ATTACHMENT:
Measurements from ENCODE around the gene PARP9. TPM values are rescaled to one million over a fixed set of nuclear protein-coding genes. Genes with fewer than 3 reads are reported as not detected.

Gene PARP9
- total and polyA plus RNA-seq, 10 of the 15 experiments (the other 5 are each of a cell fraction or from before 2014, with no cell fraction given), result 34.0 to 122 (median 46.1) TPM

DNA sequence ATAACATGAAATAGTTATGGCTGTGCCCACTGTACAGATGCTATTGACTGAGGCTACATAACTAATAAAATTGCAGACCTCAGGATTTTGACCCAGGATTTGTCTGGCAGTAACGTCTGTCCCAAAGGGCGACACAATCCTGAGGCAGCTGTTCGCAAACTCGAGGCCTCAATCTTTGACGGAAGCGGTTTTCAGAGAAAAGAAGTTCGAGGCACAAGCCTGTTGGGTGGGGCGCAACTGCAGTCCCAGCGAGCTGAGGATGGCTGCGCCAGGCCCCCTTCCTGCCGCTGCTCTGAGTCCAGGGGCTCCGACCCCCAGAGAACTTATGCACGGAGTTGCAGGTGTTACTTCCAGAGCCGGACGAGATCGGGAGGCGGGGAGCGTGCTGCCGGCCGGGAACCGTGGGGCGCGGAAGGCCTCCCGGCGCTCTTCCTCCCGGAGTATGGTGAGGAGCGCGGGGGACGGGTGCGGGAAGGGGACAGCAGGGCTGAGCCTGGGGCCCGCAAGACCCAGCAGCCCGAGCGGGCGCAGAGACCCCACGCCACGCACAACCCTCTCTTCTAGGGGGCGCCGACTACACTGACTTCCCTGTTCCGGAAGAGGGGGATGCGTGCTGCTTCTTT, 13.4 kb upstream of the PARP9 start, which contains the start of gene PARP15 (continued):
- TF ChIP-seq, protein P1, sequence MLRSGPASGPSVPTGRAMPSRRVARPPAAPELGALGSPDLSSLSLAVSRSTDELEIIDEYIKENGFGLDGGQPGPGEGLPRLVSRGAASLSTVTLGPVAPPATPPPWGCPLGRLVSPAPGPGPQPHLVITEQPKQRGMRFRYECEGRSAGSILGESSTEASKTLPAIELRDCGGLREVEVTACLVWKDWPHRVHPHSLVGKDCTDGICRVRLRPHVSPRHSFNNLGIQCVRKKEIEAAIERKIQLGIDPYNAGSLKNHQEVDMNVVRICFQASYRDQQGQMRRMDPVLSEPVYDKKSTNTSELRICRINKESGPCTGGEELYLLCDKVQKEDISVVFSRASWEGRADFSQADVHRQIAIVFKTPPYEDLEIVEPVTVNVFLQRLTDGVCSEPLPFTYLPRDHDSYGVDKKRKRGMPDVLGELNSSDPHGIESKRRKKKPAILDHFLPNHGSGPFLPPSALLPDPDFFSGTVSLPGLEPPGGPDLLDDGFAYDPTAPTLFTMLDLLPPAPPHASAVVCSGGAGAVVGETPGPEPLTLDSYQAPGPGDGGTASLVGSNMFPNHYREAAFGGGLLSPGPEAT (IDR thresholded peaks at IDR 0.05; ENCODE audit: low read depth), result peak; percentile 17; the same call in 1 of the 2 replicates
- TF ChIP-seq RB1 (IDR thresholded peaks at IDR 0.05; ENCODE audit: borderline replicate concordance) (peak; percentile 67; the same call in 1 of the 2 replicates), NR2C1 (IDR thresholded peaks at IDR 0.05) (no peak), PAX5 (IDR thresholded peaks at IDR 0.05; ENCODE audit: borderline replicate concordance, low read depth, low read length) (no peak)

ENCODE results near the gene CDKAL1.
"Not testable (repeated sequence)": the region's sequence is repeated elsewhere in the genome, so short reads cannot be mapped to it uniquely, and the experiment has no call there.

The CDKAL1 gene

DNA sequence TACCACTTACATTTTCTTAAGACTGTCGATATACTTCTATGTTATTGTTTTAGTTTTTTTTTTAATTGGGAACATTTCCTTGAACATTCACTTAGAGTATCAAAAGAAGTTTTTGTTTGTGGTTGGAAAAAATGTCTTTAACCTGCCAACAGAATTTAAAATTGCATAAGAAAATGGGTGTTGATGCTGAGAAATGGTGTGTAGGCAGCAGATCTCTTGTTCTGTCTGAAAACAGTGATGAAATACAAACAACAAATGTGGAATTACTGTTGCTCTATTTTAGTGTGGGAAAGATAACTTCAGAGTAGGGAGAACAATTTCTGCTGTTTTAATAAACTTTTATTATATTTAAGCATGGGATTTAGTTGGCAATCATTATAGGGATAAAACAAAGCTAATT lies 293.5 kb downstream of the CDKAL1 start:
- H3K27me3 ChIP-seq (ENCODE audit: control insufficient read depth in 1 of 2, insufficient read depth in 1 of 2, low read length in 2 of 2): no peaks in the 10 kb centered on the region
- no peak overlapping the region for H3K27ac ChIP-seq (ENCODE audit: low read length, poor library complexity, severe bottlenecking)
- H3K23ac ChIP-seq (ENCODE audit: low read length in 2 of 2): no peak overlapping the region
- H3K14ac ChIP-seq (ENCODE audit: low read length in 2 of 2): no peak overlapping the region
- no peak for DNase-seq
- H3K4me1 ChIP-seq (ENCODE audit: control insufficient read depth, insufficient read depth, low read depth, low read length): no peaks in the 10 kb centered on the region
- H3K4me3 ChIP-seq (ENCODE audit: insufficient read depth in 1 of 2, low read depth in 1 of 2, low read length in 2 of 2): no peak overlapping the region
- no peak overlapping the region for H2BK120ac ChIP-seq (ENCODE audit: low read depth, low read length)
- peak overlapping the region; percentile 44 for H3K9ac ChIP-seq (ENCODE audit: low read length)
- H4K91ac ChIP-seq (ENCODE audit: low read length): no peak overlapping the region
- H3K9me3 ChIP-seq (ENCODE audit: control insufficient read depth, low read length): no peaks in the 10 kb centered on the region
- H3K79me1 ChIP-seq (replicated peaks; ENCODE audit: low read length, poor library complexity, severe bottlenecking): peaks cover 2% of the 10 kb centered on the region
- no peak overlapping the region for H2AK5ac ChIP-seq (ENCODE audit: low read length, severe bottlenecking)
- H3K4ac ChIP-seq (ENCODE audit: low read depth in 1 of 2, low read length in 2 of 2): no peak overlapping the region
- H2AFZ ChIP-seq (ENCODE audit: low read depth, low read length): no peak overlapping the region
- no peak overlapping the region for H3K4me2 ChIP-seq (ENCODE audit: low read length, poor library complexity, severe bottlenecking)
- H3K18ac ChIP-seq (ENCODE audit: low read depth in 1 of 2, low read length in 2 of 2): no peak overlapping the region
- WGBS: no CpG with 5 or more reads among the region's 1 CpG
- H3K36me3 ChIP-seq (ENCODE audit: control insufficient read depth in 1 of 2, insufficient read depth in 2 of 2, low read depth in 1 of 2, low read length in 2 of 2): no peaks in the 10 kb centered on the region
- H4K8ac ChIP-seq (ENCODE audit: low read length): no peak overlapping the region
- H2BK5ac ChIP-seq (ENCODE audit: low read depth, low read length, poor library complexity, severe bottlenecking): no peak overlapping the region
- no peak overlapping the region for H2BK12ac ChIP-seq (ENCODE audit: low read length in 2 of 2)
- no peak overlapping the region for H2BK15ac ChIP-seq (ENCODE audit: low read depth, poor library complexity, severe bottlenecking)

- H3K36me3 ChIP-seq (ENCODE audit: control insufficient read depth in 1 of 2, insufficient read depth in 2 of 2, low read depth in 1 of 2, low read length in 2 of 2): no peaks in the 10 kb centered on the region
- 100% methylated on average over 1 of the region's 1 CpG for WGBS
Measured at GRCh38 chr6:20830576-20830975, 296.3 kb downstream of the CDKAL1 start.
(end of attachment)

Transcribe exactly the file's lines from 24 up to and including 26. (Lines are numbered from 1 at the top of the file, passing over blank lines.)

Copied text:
- H3K4ac ChIP-seq (ENCODE audit: low read depth in 1 of 2, low read length in 2 of 2): no peak overlapping the region
- H2AFZ ChIP-seq (ENCODE audit: low read depth, low read length): no peak overlapping the region
- no peak overlapping the region for H3K4me2 ChIP-seq (ENCODE audit: low read length, poor library complexity, severe bottlenecking)